There has been over 1.13 trillion Facebook likes since it's launch
Have you ever sent out an update to your fans, and noticed that the post was not seen by everyone who likes your Facebook Page?
There are two reasons for this. Firstly, not all your fans are going to be online to see your updates. Secondly, Facebook uses an algorithm which dictates what updates your fans actually see in their feeds.
The average Facebook user in the UK likes around 50 pages. Now imagine if all of those pages sent updates on a daily basis.
Combine that with the average number of friends a Facebook user has: 190 . This means your average Facebook user could potentially see updates from 240 different sources in a single day.
There just isn't that much space in a user's newsfeed, so Facebook came up with a way to intelligently prioritise what content you see, based on historical factors, engagement levels and the type of content posted.
This algorithm became known as EdgeRank.
The name "EdgeRank"
EdgeRank was originally the name given to the algorithm when it first launched. However, as of 2011, the staff at Facebook no longer use the term internally. Officially, Facebook's newsfeed prioritisation algorithm remains nameless.
However, most people online still use the term EdgeRank when referring to the algorithm, and for the duration of this lesson, we will, too – it's a lot catchier than the alternative!
How does EdgeRank work?
Back in 2010 at the 2010 F8 conference, Facebook revealed the three main factors of the algorithm: Affinity Score, Edge Weight and Time Decay.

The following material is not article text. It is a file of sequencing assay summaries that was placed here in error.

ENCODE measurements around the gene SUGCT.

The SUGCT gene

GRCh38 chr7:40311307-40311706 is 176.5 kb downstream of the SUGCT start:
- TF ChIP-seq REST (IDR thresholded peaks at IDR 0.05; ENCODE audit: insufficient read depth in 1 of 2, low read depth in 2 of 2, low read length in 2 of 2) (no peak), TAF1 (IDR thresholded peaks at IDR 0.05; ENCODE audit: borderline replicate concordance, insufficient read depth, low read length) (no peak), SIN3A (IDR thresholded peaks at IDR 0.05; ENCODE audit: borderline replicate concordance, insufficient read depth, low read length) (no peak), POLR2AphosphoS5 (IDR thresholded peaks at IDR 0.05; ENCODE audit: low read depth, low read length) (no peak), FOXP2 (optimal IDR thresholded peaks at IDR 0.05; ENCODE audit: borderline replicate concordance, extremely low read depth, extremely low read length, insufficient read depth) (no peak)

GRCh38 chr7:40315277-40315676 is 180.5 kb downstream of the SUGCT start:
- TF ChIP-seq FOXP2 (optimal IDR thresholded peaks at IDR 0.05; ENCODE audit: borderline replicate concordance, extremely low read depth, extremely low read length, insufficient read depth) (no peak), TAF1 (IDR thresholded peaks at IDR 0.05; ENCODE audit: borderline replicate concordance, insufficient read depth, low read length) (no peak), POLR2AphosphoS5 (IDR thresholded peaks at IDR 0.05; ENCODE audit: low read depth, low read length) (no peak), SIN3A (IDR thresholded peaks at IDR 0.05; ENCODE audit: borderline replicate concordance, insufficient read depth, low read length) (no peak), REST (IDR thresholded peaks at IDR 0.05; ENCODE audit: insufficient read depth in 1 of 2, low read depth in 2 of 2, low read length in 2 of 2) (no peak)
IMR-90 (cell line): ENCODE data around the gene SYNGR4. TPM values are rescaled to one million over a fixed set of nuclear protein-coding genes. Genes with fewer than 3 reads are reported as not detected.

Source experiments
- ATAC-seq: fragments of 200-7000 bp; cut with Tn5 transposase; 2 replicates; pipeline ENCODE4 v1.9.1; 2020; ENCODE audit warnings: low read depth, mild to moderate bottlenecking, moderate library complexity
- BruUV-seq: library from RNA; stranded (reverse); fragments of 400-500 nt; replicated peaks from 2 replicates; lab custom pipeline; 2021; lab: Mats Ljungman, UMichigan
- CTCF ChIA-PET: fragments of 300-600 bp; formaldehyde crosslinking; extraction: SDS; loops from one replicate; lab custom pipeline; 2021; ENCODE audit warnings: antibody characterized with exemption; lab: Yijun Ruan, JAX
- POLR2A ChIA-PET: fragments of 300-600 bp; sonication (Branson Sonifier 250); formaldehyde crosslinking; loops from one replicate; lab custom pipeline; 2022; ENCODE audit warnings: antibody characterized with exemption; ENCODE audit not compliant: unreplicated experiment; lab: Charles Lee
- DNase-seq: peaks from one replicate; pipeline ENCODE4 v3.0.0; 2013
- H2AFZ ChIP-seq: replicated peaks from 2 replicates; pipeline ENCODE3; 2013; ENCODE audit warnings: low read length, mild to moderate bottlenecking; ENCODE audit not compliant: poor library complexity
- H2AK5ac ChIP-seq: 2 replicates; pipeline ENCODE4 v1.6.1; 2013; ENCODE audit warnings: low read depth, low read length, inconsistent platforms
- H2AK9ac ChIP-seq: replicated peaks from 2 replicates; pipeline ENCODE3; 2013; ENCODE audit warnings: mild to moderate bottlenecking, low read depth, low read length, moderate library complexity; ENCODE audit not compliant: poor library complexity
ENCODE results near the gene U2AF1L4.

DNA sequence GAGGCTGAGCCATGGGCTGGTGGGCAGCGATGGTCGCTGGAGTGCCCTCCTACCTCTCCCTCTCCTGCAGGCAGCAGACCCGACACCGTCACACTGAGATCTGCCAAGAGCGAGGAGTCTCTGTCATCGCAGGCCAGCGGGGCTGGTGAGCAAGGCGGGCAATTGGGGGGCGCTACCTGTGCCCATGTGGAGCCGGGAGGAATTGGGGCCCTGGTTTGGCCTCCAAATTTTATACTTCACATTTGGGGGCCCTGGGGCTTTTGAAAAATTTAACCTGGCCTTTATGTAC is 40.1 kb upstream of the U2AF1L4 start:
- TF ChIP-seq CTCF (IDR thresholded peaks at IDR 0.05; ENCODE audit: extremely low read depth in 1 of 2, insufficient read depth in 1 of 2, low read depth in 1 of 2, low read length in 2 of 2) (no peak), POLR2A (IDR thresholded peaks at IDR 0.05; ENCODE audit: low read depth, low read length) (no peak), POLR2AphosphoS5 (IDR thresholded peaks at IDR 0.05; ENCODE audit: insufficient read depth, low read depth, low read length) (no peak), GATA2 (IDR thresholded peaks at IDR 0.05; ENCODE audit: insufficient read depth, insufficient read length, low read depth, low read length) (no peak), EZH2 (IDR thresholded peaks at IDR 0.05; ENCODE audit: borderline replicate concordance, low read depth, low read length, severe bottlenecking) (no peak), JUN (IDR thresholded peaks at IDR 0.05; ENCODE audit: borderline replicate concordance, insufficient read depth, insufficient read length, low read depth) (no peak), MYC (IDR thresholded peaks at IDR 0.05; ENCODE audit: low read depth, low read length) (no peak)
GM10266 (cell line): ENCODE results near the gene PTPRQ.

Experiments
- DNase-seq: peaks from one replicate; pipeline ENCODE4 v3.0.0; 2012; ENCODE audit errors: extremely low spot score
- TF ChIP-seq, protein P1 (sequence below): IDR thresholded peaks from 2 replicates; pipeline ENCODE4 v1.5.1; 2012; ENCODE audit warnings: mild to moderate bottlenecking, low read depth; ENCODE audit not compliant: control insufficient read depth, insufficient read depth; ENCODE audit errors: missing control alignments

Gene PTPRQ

There are now certainly many more factors than these three, but it is logical to assume they are still the main quality indicators dictating how your post performs in newsfeeds.
Weight depends upon the type of post (photo, link or text update) and the engagement levels that post receives (likes, comments and shares).
Consider EdgeRank when posting
Consider what type of engagement you want from your post, and align that with the type of engagement you can expect from that post.
It’s logical to assume Facebook applies more weight to certain types of engagement. It’s very easy to hit the ‘like’ button; but to leave a comment indicates a stronger level of interest, and indicates that a fan is more engaged by your post.
If a fan shares your post, they must consider it to be of really high value if they think it’s worth showing to their own friends.
This next piece of advice sounds odd, but… now that you know how Facebook’s feed prioritisation algorithm works, try not to worry about it too much. Focus on sharing highly relevant, interesting and unique content with your fans, and engagement will happen naturally.